I’m excited about every single Japanese or South Korean player joining Bundesliga clubs. I’m yet to see one whose technical skills aren’t impeccable.
Shinji Kagawa opened the door for players from the Far East and there are now about half a dozen sides to which they are crucial. Even in last night’s match between two Bavarian provincial clubs they took center stage.
Nuremberg fielded Hiroshi Kiyotake, signed this summer from Cerezo Osaka where he succeeded Kagawa. (Mu Kanazaki, signed just this winter, remained on the bench.) Augsburg fielded two Korean players, Koo Ja-Cheol and Ji Dong-Wong, both on loan from Wolfsburg and Sunderland, respectively.
All three were key to the match, if in very different ways.
Kiyotake played center midfield in Nuremberg’s 4-1-4-1 formation. Koo Ja-Cheol played as one of two holding midfielders in what I thought ended up as a pretty standard 4-4-2 formation. Augsburg has routinely used both 4-1-4-1 and 4-2-3-1 this season, but the one-match ban for skipper Daniel Baier probably prompted Augsburg coach Markus Weinzierl to move Koo into a deeper role and change tactics. Ji played in more in a striker role close to Sascha Mölders.
The result looked tighter than the match really was, due to Raphael Schäfer’s once-a-career goalkeeping blunder. Aside from a brief period ahead of its equalizer in the 36th minute, Augsburg never really managed to threaten Nuremberg’s goal. In particular during the entire second half I hardly noticed any goal scoring opportunities for the side.
In build-up play, Augsburg’s holding midfielders Andreas Ottl and Koo dropped deep and moved very close to the full-backs. In particular Koo had plenty of space here to demonstrate his impressive technical skills as Markus Feulner struggled to close him down. Koo to me was the dominating player of the match (84 times on the ball).
But Ottl and Koo consistently failed to then link up with the rest of Augsburg’s midfield and its strikers and as a result the side broke up in two parts when in possession. In between, Nuremberg’s midfield controlled the centre pitch at most times.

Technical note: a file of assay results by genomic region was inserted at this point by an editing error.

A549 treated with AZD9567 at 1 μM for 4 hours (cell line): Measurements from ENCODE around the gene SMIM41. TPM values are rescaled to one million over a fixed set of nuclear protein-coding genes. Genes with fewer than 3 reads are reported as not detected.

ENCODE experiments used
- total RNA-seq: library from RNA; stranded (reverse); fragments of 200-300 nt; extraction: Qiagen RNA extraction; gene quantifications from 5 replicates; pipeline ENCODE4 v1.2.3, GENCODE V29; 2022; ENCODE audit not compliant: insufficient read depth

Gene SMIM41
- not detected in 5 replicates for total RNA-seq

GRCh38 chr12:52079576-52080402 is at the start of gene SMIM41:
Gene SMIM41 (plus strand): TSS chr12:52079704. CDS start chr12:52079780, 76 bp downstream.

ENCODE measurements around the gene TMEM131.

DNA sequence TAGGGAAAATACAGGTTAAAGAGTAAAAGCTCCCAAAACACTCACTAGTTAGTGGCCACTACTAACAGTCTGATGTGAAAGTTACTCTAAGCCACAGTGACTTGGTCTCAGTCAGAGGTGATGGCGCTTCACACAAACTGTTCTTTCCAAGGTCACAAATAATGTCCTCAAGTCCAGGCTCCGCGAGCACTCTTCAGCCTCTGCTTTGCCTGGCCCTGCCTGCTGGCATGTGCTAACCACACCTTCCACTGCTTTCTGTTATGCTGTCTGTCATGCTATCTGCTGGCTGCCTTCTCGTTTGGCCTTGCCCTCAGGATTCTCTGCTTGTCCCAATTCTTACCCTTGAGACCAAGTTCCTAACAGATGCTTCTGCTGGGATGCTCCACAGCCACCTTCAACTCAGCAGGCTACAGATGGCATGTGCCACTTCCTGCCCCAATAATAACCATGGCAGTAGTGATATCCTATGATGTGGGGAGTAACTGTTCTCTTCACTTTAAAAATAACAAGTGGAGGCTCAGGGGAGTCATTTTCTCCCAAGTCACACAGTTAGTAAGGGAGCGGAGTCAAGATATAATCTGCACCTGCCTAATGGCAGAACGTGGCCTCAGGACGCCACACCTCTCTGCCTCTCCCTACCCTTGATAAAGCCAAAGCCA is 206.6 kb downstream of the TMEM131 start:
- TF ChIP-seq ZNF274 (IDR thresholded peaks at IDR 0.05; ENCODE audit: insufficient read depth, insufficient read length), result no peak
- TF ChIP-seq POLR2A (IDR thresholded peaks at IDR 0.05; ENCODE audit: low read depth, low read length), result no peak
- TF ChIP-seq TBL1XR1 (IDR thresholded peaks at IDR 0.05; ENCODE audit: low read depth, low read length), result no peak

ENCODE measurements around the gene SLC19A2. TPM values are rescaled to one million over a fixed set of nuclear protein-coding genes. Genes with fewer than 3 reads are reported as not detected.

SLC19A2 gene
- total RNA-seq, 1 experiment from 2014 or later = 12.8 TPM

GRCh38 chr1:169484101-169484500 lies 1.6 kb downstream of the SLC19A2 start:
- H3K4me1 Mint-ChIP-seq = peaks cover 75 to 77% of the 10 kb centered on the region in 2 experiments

This is where Ji disappointed. He was hardly to be seen during the entire match as he failed to drop into the space in the back of Kiyotake and Feulner that invariably opens up when the 4-1-4-1’s centre midfielders press high during the opponent’s build-up play. Koo and Augsburg’s defender were hardly ever able to play vertical passes through Nuremberg’s midfield.
Kiyotake’s impact on the match was less tactical in nature. He impressed with his clinical finishing, his two-feet ball control as well as his dribblings (a bunch of Augsburg defenders had to resort to a foul to prevent him from penetrating the box, and Alexander Esswein netted the resulting free kick).
Augsburg struggled in particular to prevent him from linking up with left-wing Esswein.
I don’t think any of these three players will stay in Bavaria for long. Wolfsburg has already said Koo will return (never quite understood why former Wolfsburg coach Felix Magath sidelined the player last year). Not sure whether Ji would return to Sunderland but it’s difficult to see him play in Germany’s second division where Augsburg will likely end up despite its impressive run lately. And Kiyotake will also be poached next summer at the latest by a club with more financial prowess than Nuremberg.